Skip to main content
cyber security
Media Contact

Lauren Borsa-Curran
Communications Manager
(860) 605-6518
laborsacurran@wpi.edu 

 

WPI Announces New Master’s in Cyber Security; Program Targets Global Shortage of Cyber Security Professionals

Real-world experiential learning and research key components of new program

April 13, 2021
Listen audio

In its ongoing effort to help combat a global shortage in cyber security professionals, Worcester Polytechnic Institute (WPI) has created a Master’s in Cyber Security, a new graduate program that prepares students to be leaders in the fields of cyber security and computer science. The program features real-world experiential learning and research to prepare students for the evolving cyber-threat landscape. The program will launch in fall 2021 and applications are currently being accepted.

A global need exists for more well-trained security professionals to help protect organizations vulnerable to security breaches, which cost the global economy hundreds of billions of dollars annually. Employment in the cyber security field has to increase by about 41% in the U.S. and 89% worldwide to meet the need, according to a study by (ISC)², a nonprofit association of certified cyber security professionals.

WPI’s new master’s draws from the university’s expertise across the computer science, electrical and computer engineering, and mathematical sciences departments and its Foisie Business School to provide students with highly sought-after technical skills and insight into applying  those skills within a broad societal context.

“We recognize that the workforce needs professionals who can combine technical expertise in security with an understanding of its impact on people and businesses. Our new master’s in cyber security exposes students to each of these topics, ensuring that they can make a real impact,” said Craig Shue, associate professor, Computer Science. “WPI has the interdisciplinary depth, the flexibility, the focus on saying, ‘yes, you’re going to learn the foundations, but we’re also going to make sure you know how to apply them. It’s what WPI is all about.’”

Students choose courses that match their interests and specific career goals. A path of study may include applying security techniques, researching new techniques, or combining research with its application in policy and industry.

WPI’s program has both a standard and an advanced academic track to accommodate those relatively new to the field who want to build experience in cyber security and those who’ve already studied cyber security or earned an undergraduate degree in a related field. Applicants are expected to demonstrate sufficient background in computing for graduate-level work and a background in developing or using software tools. A bachelor’s degree in computer science, electrical engineering, information technology, or other related fields should be adequate preparation. Students from other backgrounds may apply if they can demonstrate their readiness through other means, such as GRE exams, professional certifications, or relevant technical work experience.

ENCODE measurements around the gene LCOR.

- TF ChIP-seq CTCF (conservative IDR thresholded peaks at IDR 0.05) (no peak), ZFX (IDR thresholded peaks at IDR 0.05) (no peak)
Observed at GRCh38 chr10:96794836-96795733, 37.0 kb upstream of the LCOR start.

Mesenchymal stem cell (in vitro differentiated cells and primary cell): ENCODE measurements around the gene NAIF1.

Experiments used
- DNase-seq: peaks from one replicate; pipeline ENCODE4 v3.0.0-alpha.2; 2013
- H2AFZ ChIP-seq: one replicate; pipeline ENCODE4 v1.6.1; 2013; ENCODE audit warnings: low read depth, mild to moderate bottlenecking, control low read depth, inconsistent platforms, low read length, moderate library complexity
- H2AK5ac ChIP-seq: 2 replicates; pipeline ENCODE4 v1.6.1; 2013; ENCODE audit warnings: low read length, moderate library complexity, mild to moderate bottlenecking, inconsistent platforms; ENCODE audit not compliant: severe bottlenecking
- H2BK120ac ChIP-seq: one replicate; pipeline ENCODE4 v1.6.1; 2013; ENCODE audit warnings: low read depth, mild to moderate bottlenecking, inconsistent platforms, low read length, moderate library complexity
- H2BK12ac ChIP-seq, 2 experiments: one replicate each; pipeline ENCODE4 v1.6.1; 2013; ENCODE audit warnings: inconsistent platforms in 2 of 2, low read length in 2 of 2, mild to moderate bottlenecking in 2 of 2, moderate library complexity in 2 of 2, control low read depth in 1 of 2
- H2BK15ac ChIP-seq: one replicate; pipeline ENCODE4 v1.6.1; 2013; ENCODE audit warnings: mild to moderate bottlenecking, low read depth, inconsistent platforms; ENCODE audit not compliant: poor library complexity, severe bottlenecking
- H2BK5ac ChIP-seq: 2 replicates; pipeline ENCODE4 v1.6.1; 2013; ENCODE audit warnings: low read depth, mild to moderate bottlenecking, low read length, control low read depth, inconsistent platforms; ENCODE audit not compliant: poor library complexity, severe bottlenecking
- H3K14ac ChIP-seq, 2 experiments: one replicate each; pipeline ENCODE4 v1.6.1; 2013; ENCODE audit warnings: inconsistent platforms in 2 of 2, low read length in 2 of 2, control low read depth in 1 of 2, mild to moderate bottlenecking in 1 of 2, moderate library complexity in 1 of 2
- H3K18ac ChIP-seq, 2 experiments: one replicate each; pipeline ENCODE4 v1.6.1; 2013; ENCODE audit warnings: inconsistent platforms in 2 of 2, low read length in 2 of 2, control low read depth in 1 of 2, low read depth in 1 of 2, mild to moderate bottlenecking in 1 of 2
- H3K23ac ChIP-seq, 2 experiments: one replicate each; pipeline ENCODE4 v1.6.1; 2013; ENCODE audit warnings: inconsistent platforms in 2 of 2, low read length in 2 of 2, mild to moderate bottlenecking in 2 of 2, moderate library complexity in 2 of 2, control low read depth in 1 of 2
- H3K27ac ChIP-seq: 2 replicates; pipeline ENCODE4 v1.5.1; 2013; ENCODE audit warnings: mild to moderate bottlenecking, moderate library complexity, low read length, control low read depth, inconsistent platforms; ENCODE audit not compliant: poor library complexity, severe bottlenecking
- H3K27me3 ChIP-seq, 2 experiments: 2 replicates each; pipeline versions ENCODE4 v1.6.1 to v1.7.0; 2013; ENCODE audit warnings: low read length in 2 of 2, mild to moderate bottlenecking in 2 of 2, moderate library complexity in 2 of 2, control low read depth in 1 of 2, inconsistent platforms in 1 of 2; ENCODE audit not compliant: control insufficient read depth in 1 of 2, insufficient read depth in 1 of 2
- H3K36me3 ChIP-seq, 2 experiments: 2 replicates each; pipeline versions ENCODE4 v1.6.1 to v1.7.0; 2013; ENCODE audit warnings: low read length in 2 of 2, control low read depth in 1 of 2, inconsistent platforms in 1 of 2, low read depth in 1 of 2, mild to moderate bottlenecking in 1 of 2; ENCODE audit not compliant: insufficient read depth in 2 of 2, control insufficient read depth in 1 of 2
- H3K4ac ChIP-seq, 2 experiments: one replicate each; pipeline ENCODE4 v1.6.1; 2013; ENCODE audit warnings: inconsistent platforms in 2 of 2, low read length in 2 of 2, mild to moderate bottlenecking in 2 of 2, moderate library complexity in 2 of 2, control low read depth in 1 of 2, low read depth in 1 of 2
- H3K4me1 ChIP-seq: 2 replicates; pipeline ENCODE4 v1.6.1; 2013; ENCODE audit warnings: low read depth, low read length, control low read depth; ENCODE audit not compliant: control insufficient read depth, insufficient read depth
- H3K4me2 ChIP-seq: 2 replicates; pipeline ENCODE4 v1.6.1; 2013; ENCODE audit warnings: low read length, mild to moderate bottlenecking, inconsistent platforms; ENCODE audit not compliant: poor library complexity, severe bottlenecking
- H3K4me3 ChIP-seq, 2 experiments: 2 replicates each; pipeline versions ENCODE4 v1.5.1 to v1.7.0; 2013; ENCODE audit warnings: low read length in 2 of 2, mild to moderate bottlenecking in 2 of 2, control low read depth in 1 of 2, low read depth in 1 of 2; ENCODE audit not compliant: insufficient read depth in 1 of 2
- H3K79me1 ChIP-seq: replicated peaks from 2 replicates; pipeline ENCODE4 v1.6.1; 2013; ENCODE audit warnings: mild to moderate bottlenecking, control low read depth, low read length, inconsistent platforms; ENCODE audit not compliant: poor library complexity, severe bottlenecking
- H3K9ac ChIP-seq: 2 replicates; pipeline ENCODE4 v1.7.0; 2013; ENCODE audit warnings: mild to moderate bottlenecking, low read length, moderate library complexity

WPI undergraduate student Carly Pereira ’21 plans to enroll in the new program when she graduates in May. “I was already a computer science major with a strong interest in cyber security, and I had planned to have a cyber security concentration as well. When I heard that Professor Shue was proposing a cyber security master's I was instantly interested,” she says.

“After already having taken some senior-level and grad-level cyber security classes, I knew that the professors were extremely invested in their research and dedicated to providing an interesting learning experience.” Pereira hopes to work with a federal agency, specifically in a research or risk management position. 

Cyber security jobs are in areas as diverse as intrusion detection, security information and event management, and cloud computing. Finance, insurance, manufacturing, public policy, and defense are other areas where cyber security professionals play vital roles. The average annual cyber security salary is highest in North America at $112,000, according to the (ISC)² report.   WPI is also helping fill this talent gap through its participation in the federal Scholarship for Service program funded by the National Science Foundation. This competitive scholarship provides full tuition for up to three years of a recipient’s full-time study of cyber security at the graduate or undergraduate level. WPI is one of only three universities in the state to receive NSF funding for the program.

The university is also designated a National Center of Academic Excellence in Cyber Security by the National Security Agency and the Department of Homeland Security, which gives students access to important cyber security research addressing a host of security threats across multiple disciplines.

Two students configuring server racks with laptop

WPI Master's in Cyber Security

Applications for the new cyber security master’s program are currently being accepted.

Media Contact

Lauren Borsa-Curran
Communications Manager
(860) 605-6518
laborsacurran@wpi.edu